So you think that most Intel chips are VT enabled

So you think that most Intel chips are VT enabled! This is just not the case on low end laptops and desktops. Now if you want low end windows compatible (guest) piece of hardware get AMD X2 they have AMD-V built in and the memory controller.

You can make a Citrix XenServerExpress 5.0 (limited 4 vms) box for 200 quid when you use AMD X2 machines.



being different architectures doesn't make them less comparable... the Intel/Citrix plan is nothing new... Intel is late to the game, as usual (just as with SMP, CMT, 64-bits CPUs and so many other things)

but as usual, the lateness of innovation from Intel is celebrated by the ignorant crowd... just like windows with MS... when will we be free of the Wintel monarchy...?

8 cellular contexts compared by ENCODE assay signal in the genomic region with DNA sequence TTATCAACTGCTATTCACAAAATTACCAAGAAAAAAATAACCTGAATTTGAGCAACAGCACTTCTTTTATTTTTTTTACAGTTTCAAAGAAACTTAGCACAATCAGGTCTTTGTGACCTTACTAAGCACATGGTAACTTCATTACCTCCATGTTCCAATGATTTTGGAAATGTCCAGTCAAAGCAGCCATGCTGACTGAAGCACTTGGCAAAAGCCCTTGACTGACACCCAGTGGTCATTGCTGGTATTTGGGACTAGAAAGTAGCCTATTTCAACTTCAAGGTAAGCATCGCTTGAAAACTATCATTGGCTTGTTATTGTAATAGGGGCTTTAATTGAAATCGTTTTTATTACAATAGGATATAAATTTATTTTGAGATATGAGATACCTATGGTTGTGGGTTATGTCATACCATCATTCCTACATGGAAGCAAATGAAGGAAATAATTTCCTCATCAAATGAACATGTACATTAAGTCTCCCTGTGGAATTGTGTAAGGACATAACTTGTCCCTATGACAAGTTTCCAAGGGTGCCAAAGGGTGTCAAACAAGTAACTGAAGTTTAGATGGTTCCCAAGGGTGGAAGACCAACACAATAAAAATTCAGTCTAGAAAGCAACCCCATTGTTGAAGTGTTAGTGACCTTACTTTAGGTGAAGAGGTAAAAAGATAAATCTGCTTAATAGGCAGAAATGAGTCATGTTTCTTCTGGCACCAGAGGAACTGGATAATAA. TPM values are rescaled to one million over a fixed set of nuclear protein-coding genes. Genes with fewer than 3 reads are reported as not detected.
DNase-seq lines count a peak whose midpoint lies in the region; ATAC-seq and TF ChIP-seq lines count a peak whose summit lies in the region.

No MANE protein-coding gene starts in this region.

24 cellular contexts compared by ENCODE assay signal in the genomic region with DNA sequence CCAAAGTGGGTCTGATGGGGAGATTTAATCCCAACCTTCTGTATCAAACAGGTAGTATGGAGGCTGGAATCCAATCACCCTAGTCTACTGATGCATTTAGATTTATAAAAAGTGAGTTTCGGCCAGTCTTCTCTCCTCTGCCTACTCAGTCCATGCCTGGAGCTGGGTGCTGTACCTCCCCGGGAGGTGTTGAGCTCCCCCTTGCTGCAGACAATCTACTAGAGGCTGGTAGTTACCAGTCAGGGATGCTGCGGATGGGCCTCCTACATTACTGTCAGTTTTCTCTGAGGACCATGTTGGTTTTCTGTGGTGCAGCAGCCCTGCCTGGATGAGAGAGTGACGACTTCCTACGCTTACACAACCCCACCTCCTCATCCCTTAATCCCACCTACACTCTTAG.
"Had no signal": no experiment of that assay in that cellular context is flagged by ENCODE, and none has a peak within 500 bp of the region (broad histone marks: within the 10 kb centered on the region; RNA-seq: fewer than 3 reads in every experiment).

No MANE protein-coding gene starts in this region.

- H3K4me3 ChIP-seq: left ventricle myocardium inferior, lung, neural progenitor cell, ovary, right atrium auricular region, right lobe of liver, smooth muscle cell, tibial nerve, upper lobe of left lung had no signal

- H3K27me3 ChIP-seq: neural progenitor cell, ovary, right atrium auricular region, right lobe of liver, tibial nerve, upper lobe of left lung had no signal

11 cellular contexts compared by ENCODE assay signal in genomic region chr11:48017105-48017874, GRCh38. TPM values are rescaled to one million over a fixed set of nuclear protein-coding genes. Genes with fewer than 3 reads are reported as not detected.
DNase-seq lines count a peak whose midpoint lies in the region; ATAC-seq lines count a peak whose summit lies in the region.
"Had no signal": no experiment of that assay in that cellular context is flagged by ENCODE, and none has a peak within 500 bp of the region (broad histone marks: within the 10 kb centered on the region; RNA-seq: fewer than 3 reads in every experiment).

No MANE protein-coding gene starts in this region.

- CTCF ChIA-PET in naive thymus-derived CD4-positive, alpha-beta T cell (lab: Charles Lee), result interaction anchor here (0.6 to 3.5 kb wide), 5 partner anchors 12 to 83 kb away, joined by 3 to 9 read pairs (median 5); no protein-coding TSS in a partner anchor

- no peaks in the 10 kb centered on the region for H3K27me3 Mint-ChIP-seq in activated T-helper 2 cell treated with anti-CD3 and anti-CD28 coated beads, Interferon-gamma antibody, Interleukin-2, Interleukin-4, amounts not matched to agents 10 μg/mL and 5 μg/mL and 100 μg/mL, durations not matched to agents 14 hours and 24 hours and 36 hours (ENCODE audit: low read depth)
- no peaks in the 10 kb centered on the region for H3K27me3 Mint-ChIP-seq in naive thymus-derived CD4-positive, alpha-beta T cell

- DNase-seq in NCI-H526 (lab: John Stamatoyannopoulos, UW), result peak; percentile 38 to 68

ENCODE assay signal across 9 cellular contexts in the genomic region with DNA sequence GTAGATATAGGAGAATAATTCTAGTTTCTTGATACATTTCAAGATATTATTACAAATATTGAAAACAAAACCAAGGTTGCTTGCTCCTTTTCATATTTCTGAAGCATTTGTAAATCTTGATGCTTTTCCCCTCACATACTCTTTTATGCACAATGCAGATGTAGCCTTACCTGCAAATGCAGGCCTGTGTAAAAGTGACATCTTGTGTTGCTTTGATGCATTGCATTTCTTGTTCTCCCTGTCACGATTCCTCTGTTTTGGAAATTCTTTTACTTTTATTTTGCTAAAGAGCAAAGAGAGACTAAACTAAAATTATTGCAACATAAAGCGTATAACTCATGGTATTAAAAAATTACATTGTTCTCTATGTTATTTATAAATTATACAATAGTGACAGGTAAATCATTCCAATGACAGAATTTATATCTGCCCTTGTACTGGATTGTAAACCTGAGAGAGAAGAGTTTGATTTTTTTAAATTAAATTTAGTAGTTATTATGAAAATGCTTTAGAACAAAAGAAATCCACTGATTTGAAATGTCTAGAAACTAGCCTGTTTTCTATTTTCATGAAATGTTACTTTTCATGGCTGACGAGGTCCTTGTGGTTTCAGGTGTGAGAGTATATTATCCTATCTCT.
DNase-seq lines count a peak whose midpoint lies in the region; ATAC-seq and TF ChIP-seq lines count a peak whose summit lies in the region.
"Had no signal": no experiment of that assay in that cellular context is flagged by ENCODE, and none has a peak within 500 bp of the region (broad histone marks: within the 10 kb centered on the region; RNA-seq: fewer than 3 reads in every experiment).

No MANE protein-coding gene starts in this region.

About sun4v being SPARC only... well, that's obvious, but OSs only need to be ported... just ask the Ubuntu and NetBSD people about that... OpenSparc's licence and openness is allowing the architecture advance a lot more than what it seems, I just hope it continues with that trend

Virtualbox IS open source, under the GPLv2 licence... there is another version, ruled by the PUEL, but vbox is open source, so stop spreading FUD... let's wait and see when VMware Workstation and Parallels Desktop become as open source as vbox.... protip: don't wait for it standing